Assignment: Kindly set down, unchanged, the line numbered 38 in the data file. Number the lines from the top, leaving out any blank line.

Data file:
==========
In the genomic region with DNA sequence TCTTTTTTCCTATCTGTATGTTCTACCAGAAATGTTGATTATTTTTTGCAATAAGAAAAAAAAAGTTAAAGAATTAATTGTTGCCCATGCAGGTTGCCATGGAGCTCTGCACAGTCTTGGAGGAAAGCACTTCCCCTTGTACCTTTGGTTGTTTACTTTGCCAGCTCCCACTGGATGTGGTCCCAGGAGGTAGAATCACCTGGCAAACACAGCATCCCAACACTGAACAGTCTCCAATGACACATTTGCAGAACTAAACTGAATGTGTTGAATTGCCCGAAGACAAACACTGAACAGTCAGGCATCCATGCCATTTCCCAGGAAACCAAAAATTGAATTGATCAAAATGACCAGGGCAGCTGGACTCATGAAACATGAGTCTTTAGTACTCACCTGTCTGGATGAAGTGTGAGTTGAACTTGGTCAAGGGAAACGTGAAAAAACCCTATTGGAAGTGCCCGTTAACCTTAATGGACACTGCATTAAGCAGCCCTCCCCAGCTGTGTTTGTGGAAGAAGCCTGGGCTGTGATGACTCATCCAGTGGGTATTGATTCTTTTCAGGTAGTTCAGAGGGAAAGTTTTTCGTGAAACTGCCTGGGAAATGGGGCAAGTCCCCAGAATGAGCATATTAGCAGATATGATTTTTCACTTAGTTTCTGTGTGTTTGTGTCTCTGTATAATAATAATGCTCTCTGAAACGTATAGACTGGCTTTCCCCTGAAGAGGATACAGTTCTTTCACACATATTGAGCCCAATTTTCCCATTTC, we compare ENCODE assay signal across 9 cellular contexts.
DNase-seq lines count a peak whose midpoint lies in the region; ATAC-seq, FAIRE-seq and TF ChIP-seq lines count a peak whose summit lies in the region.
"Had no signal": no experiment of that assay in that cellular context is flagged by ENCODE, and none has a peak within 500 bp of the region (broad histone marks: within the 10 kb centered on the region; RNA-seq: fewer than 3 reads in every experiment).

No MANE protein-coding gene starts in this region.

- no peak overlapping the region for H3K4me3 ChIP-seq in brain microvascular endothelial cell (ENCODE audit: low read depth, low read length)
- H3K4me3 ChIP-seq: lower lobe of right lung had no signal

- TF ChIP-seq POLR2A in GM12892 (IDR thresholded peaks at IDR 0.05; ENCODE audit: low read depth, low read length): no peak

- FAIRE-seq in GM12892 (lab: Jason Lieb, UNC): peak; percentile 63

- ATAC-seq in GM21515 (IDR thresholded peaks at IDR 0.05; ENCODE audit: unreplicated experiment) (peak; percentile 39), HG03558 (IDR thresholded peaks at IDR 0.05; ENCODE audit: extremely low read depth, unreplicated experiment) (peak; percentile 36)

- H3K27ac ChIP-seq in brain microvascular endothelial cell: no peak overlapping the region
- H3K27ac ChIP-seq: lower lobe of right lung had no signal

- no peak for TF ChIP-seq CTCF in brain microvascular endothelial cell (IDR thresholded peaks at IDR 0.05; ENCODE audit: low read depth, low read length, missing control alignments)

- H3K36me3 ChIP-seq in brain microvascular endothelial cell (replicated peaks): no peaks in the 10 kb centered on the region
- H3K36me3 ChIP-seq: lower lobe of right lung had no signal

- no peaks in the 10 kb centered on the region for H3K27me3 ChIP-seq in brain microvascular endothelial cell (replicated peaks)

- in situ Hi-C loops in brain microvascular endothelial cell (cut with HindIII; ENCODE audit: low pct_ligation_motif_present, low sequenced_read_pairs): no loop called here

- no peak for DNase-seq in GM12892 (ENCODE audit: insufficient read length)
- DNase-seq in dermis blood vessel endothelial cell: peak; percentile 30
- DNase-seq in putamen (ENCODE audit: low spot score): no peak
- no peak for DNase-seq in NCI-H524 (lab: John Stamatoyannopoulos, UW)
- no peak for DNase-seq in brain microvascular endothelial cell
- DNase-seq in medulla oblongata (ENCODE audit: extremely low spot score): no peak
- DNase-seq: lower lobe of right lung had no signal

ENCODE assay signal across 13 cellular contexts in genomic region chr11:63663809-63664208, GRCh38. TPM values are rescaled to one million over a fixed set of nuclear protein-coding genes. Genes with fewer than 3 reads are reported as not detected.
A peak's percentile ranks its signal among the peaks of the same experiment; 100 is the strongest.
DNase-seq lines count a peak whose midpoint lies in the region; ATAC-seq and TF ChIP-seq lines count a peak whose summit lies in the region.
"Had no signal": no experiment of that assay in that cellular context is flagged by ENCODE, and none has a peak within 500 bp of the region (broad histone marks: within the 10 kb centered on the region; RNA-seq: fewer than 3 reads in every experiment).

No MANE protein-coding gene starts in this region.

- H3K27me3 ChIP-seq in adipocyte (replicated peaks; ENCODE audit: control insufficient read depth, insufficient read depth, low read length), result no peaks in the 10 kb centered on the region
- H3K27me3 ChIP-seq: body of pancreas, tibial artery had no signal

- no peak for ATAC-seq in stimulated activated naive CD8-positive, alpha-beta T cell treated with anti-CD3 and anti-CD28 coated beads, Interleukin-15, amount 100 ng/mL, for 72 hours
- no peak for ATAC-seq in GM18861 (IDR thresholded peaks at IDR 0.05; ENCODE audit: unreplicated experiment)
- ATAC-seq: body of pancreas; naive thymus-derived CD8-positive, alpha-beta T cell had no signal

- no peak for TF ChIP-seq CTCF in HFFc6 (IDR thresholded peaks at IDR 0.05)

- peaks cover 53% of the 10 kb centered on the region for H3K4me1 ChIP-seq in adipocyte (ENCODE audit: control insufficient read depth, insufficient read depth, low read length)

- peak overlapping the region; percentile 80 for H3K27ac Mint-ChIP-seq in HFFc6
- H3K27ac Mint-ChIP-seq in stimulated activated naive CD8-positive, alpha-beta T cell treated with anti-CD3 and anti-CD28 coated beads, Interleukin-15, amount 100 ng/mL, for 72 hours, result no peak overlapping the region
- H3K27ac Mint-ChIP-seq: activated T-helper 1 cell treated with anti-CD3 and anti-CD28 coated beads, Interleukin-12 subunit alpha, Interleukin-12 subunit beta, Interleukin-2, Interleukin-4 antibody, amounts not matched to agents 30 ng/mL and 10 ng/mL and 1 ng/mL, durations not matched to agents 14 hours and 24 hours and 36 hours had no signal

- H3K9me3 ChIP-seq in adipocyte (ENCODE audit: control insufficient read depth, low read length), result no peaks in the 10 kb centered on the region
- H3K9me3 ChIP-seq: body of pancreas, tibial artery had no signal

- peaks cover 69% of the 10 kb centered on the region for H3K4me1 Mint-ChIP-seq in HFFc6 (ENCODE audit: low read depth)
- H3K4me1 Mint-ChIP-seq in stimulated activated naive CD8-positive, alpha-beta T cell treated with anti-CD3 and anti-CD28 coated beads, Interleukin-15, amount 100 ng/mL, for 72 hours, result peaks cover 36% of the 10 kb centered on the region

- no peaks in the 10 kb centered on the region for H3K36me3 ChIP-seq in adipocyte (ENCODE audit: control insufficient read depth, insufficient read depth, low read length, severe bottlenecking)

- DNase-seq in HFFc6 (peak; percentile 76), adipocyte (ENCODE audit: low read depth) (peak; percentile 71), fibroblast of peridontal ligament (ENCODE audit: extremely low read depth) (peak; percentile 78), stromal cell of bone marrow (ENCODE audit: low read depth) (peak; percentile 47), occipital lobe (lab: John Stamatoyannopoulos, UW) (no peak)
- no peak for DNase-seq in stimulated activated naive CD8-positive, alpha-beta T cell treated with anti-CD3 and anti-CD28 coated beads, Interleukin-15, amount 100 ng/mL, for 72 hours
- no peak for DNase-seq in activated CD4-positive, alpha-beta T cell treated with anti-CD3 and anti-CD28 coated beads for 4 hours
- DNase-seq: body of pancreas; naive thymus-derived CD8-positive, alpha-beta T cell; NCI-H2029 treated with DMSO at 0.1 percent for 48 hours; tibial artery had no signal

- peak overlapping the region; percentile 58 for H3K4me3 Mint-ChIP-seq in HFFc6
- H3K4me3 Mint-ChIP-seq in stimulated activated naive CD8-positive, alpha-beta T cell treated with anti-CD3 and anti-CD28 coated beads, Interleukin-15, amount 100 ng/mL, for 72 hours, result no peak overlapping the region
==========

- H3K27ac Mint-ChIP-seq: activated T-helper 1 cell treated with anti-CD3 and anti-CD28 coated beads, Interleukin-12 subunit alpha, Interleukin-12 subunit beta, Interleukin-2, Interleukin-4 antibody, amounts not matched to agents 30 ng/mL and 10 ng/mL and 1 ng/mL, durations not matched to agents 14 hours and 24 hours and 36 hours had no signal